Five Common Muscular Diseases

Common Muscular Diseases

Swimming, walking, running, sitting, and even talking are all activities that rely on muscles. Any motion, whether we are conscious of it or not, depends on muscles. We rely on our muscles to move throughout the motions of everyday life. Without muscles, our bodies would not be able to function properly. When problems arise due to muscular disorders the body can feel weak and painful. Muscles are very significant to our lives, yet we may take them for granted at times. Muscle disorders, also known as myopathy, can create difficulty for those dealing with certain muscular diseases.

The following article will be examining common muscular diseases. However, first, it is important to observe a general understanding of muscle diseases.

Overview

There are three types of muscles within the human body: skeletal muscle, smooth muscle, and cardiac muscle. Skeletal muscle is the only type of muscle in the body that is under voluntary control. Additionally, it is the muscle attached to bones by tendons. Smooth muscles are involuntary and can be found in the stomach, intestine, and blood vessels. Also, cardiac muscle is involuntary. Because it is named the cardiac muscle, it is found within the heart. Because the body relies on the different types of muscles, it is important to understand how different muscular diseases work.

Muscular diseases can occur at all ages and can be complicated and severe depending on the certain condition. Additionally, there are two different types of muscle diseases: genetic and non-genetic. Genetic muscular diseases include disorders that are related to a gene disorder and involve muscular dystrophies. Other genetic muscle diseases include storage myopathies, mitochondrial diseases, periodic paralysis, and congenital myopathies. Unlike genetic diseases, non-genetic disorders are not genetic (hence the term “non” genetic). Instead, non-genetic conditions are acquired. Inflammatory muscle diseases, myasthenia gravis, and drugs or hormonal disorders involve non-genetic muscular diseases.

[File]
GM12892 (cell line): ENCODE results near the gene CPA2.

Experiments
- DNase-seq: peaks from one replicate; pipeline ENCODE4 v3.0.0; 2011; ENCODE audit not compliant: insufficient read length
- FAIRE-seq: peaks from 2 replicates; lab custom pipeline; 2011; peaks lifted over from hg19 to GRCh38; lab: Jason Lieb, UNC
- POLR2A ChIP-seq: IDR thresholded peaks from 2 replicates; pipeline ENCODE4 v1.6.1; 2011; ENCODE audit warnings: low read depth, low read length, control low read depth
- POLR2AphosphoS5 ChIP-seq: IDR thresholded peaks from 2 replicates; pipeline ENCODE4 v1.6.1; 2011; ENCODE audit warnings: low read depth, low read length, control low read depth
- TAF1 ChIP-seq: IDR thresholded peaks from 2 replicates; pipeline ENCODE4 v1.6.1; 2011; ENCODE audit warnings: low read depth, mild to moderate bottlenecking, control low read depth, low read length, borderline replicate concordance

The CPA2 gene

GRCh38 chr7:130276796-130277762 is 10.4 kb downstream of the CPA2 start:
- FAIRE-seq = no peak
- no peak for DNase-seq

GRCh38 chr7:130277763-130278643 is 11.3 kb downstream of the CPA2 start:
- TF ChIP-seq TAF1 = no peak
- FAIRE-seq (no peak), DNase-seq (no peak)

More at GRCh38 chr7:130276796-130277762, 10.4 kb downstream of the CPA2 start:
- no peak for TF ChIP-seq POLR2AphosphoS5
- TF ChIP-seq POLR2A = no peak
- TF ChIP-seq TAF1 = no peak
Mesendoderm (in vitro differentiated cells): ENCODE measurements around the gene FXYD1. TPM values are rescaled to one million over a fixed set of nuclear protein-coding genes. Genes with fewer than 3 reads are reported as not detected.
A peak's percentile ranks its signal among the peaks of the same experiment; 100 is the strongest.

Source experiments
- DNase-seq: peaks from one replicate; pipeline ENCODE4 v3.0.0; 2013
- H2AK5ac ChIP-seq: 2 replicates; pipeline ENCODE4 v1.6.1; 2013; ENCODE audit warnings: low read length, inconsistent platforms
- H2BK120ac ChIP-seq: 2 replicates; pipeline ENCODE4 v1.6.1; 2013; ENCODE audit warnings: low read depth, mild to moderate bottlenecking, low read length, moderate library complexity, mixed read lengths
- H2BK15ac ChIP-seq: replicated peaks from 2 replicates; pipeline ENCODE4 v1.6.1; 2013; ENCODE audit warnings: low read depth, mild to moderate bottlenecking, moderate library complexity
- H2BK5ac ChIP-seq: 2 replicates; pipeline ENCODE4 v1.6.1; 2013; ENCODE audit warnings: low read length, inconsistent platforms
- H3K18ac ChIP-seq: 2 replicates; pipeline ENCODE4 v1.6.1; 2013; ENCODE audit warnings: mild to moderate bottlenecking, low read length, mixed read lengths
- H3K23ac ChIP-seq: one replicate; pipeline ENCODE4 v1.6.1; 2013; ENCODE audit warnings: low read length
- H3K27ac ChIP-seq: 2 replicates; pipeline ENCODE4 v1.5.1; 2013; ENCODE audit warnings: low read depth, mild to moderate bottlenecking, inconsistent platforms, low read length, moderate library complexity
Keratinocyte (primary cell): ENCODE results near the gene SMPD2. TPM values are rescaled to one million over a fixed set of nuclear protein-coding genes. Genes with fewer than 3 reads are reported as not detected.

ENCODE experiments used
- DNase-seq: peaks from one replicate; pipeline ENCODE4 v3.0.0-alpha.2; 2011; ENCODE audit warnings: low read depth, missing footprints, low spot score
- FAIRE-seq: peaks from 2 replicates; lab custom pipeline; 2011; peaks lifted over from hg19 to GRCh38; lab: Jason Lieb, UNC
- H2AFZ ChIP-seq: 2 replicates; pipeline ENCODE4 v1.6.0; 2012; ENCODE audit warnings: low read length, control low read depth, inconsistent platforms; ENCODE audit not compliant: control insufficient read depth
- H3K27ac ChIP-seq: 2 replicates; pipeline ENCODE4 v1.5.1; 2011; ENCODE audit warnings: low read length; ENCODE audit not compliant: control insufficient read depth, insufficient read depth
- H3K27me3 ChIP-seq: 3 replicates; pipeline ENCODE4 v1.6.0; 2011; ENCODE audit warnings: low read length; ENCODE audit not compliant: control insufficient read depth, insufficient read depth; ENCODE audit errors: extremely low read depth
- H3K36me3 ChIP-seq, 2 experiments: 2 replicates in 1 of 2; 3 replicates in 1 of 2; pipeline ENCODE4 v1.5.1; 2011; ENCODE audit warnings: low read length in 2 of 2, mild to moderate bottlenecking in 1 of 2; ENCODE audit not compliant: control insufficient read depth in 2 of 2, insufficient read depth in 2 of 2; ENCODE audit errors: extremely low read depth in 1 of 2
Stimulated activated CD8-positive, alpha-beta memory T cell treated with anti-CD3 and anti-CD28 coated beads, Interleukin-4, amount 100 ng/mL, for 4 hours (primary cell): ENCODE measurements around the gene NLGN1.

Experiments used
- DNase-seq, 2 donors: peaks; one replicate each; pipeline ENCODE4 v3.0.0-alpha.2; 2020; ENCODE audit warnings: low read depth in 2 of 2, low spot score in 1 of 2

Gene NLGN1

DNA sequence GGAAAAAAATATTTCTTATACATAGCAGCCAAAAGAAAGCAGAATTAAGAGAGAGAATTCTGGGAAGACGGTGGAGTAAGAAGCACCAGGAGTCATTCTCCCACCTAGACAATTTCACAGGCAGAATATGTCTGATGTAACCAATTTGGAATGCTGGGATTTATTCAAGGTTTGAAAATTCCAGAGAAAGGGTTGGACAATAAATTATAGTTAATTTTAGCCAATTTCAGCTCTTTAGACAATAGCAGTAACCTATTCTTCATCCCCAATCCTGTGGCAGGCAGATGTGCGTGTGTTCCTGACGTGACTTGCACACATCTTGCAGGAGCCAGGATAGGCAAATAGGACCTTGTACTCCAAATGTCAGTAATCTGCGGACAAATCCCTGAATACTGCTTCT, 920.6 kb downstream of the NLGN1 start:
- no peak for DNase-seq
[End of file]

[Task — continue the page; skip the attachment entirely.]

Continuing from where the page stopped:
Causes

The following are causes of muscular disorders:

  • sprains or strains
  • cramps or tendinitis
  • genetic disorder
  • infections
  • inflammation
  • some cancers
  • certain medicines
  • diseases of nerves that can affect muscle function

Symptoms

The following are a few general symptoms that people may experience if they have muscular diseases:

  • Weakness and Fatigue: muscle weakness tends to be progressive and involves muscles located near the hip or shoulder
  • Trouble Moving: difficulty moving, such as walking, running, climbing stairs, or attempting to stand from a seated position
  • Trouble with Shoulder Muscles: difficulty in using shoulder muscles, such as lifting or carrying heavy loads, reaching above the head, or holding heavy items
  • Muscle Atrophy: shrinking muscle mass
  • Pain: defects in blood circulation, injury, or inflammation may cause pain in the muscles

Muscular Diseases

Fibromyalgia

Fibromyalgia is a disorder that involves musculoskeletal pain. Researchers have determined the disease is caused by amplified pain sensations that are perceived by the brain. Fibromyalgia is more common among women. Although there is no cure for fibromyalgia, there are ways to manage symptoms, such as medications, exercise, and relaxation techniques.

Polymyositis

The condition is an inflammatory disease, which causes muscle weakness. There are several symptoms of polymyositis, such as difficulty standing from a seated position, climbing stairs, or reaching above the head and lifting certain objects. Polymyositis is a rare condition, but tends to affect people around 30 to 50 years of age.

Cerebral Palsy

As a result of brain damage, cerebral palsy involves an impairment or loss of motor function. People who have cerebral palsy are either born with the condition or it develops after birth. Problems associated with cerebral palsy include lack of muscle control, body movement, muscle coordination, and difficulty balancing.

Mitochondrial Myopathies

Mitochondria are important components within cells because they provide energy. They are known as the energy factories of the cell. Problems connected with the mitochondria affects mitochondrial encephalomyopathy. Mitochondrial encephalomyopathy involves muscular and neurological problems, such as muscle weakness, difficulty exercising, hearing loss, difficulty balancing, seizures, and learning deficits.

Muscular Dystrophy

Usually caused by abnormal gene mutations, muscular dystrophy is a group of 30 genetic diseases that involve the loss and degeneration of muscle mass. Muscular dystrophy leads to muscle weakness. It is used as a broader term associated with genetic diseases due to the gene mutations that interfere with healthy muscle proteins. The most common types of muscular dystrophy include those that affect individuals in early childhood and males. Problems and symptoms include difficulty walking, losing the ability to walk, and difficulty breathing or swallowing.

Major forms of muscular dystrophy include:

  • Myotonic
  • Duchenne
  • Becker
  • Limb-girdle
  • Facioscapulohumeral
  • Congenital
  • Oculopharyngeal
  • Distal
  • Emery-Dreifuss

Although there is no cure for muscular dystrophy, certain medication and therapy can help to slow down the disease.

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